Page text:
US President Donald Trump has waived a law requiring the American embassy in Israel to relocate from its current Tel Aviv location. Although the decision is not final, it provoked a flurry of strong reactions.
Trump signed a waiver on Thursday that will keep the US embassy in Israel's second-largest city for at least the next six months. The announcement postpones the president's campaign promise to move diplomatic operations to Jerusalem.
However, a White House statement said that Trump had not departed from his original plan to move the embassy from Tel Aviv to Jerusalem.
The postponement should not be viewed as "in any way a retreat from the president's strong support for Israel and for the United States-Israel alliance."
Jerusalem is a holy city in Abrahamic religions, as well as a contested symbol in the conflict between Israelis and Palestinians.
A postponement for peace
The White House framed the decision to delay the move as a necessary step in securing an Israeli-Palestinian peace deal.
"President Trump made this decision to maximize the chances of successfully negotiating a deal between Israel and the Palestinians, fulfilling his solemn obligation to defend America's national security interests," White House spokesman Sean Spicer said.
However, the embassy's eventual move to Jerusalem was a question of when, not if, Spicer added.
The proposed move is highly controversial as Jerusalem is claimed as the capital of both Israel and a future Palestinian state. Israel currently maintains its political headquarters in the ancient city. The state captured the predominantly Arab eastern section of the city in the 1967 Arab-Israeli War.
The announcement came one week after Trump's visit to Israel and the Palestinian territories, during which he met with leaders of both political entities.
Reactions - and the lack thereof
Trump's decision to delay the embassy relocation came on a holiday for many observant Diaspora Jews. Outside of Israel, the biblical festival holiday Shavuot lasts two days - until sundown on June 1, 2017 - meaning that many organizations would not be responding on social media and otherwise to the president's announcement.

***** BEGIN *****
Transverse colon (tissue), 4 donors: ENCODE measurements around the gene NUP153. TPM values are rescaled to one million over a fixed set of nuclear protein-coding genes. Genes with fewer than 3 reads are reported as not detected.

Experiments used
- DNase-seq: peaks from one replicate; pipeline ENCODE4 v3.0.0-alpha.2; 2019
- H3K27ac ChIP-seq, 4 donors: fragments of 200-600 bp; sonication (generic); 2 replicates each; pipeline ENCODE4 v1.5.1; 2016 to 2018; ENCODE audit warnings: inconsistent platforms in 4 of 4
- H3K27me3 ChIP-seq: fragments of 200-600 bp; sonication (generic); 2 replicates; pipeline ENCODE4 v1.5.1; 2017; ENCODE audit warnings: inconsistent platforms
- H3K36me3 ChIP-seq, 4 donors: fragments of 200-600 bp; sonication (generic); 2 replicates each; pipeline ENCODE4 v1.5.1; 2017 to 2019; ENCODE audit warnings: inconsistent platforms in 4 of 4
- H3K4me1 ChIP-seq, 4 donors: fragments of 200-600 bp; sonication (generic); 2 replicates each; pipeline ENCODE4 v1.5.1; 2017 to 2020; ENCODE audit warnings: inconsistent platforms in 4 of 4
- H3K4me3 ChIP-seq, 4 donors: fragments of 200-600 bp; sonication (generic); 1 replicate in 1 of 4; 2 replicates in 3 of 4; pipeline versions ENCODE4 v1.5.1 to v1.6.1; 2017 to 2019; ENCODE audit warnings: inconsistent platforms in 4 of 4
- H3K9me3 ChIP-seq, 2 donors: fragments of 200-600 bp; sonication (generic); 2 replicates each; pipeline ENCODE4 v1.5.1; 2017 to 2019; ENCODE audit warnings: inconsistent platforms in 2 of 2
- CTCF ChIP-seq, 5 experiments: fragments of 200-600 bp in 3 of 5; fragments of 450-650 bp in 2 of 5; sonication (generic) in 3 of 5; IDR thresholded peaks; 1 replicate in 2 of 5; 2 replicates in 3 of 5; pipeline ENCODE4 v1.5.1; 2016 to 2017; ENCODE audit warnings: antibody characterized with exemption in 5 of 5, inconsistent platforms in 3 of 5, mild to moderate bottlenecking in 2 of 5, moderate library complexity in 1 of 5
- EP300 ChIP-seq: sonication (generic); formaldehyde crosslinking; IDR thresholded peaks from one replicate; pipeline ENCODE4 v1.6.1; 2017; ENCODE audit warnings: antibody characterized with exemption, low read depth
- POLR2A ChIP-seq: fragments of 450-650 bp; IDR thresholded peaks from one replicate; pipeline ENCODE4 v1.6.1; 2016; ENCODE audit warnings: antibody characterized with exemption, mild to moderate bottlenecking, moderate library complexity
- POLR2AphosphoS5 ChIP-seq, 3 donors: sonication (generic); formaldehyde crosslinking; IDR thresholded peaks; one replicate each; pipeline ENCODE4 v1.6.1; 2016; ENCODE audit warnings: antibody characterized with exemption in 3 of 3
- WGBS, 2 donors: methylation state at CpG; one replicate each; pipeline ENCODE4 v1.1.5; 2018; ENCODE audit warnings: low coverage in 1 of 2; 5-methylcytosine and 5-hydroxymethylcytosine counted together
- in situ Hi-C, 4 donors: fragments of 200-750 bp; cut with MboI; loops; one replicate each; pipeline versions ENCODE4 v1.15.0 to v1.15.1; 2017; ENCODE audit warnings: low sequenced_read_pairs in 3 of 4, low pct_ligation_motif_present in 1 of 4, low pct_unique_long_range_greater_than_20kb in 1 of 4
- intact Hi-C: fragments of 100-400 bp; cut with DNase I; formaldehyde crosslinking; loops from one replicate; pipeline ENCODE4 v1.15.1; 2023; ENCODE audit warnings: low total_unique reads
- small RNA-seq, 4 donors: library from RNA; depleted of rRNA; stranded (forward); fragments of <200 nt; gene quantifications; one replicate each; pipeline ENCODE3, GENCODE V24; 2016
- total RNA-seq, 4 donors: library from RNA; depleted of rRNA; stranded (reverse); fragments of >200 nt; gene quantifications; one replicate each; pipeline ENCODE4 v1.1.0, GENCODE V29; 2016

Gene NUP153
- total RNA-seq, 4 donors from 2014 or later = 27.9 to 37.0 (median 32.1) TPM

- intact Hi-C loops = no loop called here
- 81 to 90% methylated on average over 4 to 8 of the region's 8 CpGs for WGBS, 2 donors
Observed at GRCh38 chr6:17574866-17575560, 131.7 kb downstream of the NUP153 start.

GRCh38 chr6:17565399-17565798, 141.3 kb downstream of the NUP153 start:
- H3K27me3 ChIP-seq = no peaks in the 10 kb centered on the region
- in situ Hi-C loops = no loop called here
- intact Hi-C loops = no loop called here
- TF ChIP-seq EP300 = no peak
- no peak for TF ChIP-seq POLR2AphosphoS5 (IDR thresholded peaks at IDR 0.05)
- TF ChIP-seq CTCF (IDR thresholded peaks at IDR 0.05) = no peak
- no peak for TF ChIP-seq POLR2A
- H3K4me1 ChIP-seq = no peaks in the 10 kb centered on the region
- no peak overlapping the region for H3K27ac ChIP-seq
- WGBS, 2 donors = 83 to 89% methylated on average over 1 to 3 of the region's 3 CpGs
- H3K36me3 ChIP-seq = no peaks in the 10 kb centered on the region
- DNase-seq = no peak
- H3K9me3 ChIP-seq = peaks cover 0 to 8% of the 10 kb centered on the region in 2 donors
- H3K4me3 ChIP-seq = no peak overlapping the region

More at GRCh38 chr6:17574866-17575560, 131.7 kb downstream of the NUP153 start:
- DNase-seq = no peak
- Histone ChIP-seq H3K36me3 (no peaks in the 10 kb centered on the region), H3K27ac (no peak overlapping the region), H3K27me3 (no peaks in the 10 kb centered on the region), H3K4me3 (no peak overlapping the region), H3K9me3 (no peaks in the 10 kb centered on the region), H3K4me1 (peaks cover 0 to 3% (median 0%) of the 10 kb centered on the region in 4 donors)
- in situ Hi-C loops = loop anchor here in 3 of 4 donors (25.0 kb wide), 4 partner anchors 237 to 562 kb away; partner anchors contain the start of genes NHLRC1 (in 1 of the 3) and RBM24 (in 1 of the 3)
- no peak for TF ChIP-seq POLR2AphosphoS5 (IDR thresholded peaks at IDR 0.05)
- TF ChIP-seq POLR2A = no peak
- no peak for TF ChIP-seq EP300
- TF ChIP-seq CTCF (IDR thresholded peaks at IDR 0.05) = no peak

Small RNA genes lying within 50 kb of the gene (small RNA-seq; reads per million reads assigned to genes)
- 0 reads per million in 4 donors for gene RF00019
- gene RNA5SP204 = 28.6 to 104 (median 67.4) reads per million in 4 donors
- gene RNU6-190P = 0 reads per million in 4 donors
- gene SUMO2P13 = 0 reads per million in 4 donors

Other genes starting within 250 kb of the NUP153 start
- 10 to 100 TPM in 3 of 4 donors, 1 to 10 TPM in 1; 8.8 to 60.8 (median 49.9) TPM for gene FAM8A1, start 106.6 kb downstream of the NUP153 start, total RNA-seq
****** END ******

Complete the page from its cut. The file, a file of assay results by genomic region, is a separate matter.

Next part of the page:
In Israel, the celebration lasts one day and ended on Wednesday evening.
Israeli and other leaders responded quickly to the news that the American embassy would remain in Tel Aviv.
Israeli President Benjamin Netanyahu said he was "disappointed" by the decision to delay the relocation. Though he expressed his appreciation for Trump's support of Israel, the hardline Israeli leader claimed the postponement would in fact be detrimental to the peace process.
"Maintaining embassies outside the capital drives peace further away by helping keep alive the Palestinian fantasy that the Jewish people and the Jewish state have no connection to Jerusalem," Netanyahu said in a statement.
He further noted that Israel maintains the "consistent position" that all countries with diplomatic relations to Israel should have their embassies in the "eternal capital" of Jerusalem. No country currently maintains an embassy mission to Israel in Jerusalem.
Palestinian leadership, however, heralded Trump's signing of the delay waiver, with Hussan Zomlot, the Palestinian ambassador to the US, describing the decision as a move that "gives peace a chance."
"We are ready to start the consultation process with the US administration. We are serious and genuine about achieving a just and lasting peace," Zomlot added.
A spokesperson for the Kingdom of Jordan echoed those statements, saying the country welcomed Trump's decision and that it showed the great importance Trump puts on restarting the Israeli-Palestinian peace talks.
A legal obligation
Trump's decision to waive the American embassy's Tel Aviv relocation is in keeping with his predecessors' treatment of a legally obligated move.
The Jerusalem Embassy Act of 1995 laid out the requirement to move the US embassy to Jerusalem at a date no later than May 31, 1999. However, since the law's passage, former Presidents Bill Clinton, George W. Bush and Barack Obama consistently used presidential power to waive the law, claiming infringement of the US president's foreign policy powers.
The waiver must be enacted every six months in order to avoid funding cuts to current diplomatic operations in Tel Aviv.
cmb/rt (Reuters, AP, AFP)